Using an immersion blender to thoroughly mix the eggs, sugar, juice, rind and salt.Pin

Mix well using a blender, food processor, immersion blender (my fave), or a whisk.

Adding hot butter to the egg mixture while using the immersion blender.Pin

Pour hot butter slowly into the egg mixture as you continue to mix.

 cooking curd mixture in the microwavePin

Microwave on HIGH for 3-4 minutes. Stir frequently after the first minute. Watch the sides where the mixture will start to rise. That’s a sign to whisk briskly.

testing with the back of a spoon to see if the pudding coats it thickly.Pin

This curd has cooked enough even if it doesn’t seem thick like jelly. Test it with a spoon. It should leave a thick coat on the backside.

FAQ for Microwave Lemon Curd:

How can I make my curd thicker?

Add an egg yolk in addition to the three eggs called for in the recipe.

What if I don’t have access to a blender or food processor?

No problem. Use a good whisk to blend the egg mixture and add the butter before cooking in the microwave. If you end up with lumps, push the lemon curd through a sieve.

Is lemon curd the same as custard?

According to Harold McGee in the Keys to Good Cooking, the milk and cream in custard are replaced with fruit juice (lemon juice) and butter. The acidity of lemon reduces the risk of curdling but does not eliminate it. Both can be made using a microwave. See these recipes for Vanilla Cream Pastry, Microwave Chocolate Pie, or Zebra Cream Pie.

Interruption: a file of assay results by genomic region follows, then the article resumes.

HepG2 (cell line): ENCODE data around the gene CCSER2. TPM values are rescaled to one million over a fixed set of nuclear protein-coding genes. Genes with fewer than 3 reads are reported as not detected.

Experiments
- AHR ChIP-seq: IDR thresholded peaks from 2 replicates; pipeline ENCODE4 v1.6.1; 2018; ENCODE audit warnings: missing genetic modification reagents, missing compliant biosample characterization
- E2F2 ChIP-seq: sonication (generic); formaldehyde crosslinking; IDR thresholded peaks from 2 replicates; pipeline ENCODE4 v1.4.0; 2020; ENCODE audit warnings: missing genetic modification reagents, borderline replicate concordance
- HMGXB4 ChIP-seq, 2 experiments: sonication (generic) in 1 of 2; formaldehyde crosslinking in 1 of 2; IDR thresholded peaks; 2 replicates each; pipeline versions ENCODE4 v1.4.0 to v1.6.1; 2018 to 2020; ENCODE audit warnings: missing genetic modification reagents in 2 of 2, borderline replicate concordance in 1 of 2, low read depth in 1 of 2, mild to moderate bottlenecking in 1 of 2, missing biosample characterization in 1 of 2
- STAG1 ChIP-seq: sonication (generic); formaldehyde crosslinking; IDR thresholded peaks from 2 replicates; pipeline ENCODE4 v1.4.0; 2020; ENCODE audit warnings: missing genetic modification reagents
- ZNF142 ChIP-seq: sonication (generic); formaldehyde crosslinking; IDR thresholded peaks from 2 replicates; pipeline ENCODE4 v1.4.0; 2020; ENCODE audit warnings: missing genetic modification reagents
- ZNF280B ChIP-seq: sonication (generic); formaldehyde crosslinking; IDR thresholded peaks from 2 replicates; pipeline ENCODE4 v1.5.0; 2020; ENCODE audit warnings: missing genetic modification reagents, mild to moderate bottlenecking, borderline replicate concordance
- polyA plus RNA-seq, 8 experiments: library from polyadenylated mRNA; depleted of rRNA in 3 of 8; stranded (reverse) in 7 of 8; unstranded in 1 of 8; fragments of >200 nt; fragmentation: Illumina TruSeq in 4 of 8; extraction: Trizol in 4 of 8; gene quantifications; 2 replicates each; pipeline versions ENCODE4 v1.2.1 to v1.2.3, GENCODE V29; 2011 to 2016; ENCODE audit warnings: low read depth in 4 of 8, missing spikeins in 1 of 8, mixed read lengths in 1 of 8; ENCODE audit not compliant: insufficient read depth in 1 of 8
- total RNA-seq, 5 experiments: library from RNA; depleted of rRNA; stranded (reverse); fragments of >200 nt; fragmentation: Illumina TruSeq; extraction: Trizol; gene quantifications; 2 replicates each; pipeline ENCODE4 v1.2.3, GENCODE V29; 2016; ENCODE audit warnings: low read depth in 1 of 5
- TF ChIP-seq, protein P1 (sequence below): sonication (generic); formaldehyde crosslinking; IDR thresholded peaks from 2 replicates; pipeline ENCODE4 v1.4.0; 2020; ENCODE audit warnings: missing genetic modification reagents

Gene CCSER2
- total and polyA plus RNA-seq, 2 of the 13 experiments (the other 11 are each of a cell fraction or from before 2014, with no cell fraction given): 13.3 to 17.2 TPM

How can I make the grated rind disappear if I want silky smooth curd?

Use a blender and blend the juice, rind, and sugar (before you add the eggs) until the rind disappears. Continue as instructed in the recipe.

It’s hard not to eat this stuff with a spoon. My favorite way to eat lemon or orange curd is layered with cherry butter or preserves on sourdough toast. What do you do with lemon curd? I would love to know.

If you have questions or suggestions, email me privately for a quick answer: Paula at Hope to see you again soon! 

microwave lemon curd next to slices of sourdough breadPin

Fast Microwave Lemon Curd Recipe with Lime and Orange Versions

Paula Rhodes
After blending the egg and juice mixture, use a microwave to make lemon, lime, or orange curd in 3-4 minutes.
4.84 from 6 votes
Prep Time 15 mins
Cook Time 4 mins
Chill Time 2 hrs
Total Time 14 mins
Course Desserts
Cuisine American
Servings 16 tablespoons
Calories 101 kcal



  • ½ cup butter - (unsalted) 113 g
  • grated rind from 2 lemons - (approximately 2 tablespoons)
  • ½ cup fresh lemon juice - 113 g
  • ¾ cup granulated sugar - 149 g
  • Pinch table or sea salt - (optional)
  • 3 large eggs - 150 g


  • Melt ½ c butter in a small Pyrex measuring cup. Set aside.
  • If using a blender or food processor: Add grated rind from 2 lemons, ½ c juice, 3/4 c sugar, a pinch of salt, and 3 eggs to a blender or food processor. Blend on the highest speed until you can barely see the grated rind. Pour the blended curd mixture into a 2-quart Pyrex batter bowl.